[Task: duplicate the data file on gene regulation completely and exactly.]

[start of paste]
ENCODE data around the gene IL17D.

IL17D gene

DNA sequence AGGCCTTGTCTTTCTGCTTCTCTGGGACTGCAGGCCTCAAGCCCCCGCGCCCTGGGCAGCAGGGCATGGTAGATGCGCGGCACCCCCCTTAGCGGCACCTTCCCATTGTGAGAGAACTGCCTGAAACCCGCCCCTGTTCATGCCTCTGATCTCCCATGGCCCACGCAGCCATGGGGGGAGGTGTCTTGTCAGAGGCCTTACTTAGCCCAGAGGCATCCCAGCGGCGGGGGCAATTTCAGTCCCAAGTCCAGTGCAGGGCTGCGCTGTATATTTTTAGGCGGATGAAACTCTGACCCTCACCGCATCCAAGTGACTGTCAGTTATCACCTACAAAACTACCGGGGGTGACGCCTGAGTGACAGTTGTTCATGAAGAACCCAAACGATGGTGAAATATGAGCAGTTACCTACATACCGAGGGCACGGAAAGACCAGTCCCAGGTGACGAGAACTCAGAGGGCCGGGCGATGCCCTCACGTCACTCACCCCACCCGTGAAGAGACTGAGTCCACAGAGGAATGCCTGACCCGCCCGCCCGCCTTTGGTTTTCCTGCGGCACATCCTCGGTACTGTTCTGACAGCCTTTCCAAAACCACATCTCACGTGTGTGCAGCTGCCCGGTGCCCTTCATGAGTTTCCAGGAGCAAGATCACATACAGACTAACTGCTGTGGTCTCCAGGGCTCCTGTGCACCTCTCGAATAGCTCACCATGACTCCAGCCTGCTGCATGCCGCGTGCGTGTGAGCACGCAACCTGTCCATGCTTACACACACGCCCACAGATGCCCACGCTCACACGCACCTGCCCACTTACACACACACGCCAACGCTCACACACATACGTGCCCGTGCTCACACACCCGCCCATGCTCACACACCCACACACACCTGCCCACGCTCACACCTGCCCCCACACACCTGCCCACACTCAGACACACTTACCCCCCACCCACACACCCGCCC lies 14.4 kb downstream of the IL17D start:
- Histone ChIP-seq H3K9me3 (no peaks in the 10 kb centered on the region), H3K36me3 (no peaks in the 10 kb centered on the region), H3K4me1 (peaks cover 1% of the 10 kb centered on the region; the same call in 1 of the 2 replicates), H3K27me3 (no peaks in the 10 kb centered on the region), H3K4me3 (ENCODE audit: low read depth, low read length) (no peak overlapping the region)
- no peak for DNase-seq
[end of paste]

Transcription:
ENCODE data around the gene IL17D.

IL17D gene

DNA sequence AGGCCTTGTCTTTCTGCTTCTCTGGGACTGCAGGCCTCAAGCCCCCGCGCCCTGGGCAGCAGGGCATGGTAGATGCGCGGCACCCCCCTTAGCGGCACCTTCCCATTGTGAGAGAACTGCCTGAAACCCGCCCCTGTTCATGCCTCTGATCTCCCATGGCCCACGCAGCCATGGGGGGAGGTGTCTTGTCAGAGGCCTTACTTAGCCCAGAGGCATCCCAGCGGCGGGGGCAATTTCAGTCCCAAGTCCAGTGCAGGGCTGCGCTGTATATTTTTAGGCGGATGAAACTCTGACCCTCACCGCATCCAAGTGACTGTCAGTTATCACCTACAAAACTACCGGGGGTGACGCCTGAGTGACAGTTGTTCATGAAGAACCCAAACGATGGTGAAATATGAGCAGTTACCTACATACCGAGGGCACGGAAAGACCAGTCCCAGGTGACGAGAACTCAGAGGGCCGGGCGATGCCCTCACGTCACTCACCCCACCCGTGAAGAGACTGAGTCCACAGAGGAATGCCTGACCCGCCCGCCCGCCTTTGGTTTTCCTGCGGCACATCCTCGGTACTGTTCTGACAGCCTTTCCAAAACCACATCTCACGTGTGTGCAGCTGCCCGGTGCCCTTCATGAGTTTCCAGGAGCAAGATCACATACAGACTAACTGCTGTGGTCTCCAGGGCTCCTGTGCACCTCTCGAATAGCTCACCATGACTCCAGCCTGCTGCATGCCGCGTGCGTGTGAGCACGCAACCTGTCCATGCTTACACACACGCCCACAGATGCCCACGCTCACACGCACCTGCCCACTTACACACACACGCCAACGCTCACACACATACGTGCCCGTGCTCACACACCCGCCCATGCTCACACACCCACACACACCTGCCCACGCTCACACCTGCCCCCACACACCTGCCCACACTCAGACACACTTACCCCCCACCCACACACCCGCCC lies 14.4 kb downstream of the IL17D start:
- Histone ChIP-seq H3K9me3 (no peaks in the 10 kb centered on the region), H3K36me3 (no peaks in the 10 kb centered on the region), H3K4me1 (peaks cover 1% of the 10 kb centered on the region; the same call in 1 of the 2 replicates), H3K27me3 (no peaks in the 10 kb centered on the region), H3K4me3 (ENCODE audit: low read depth, low read length) (no peak overlapping the region)
- no peak for DNase-seq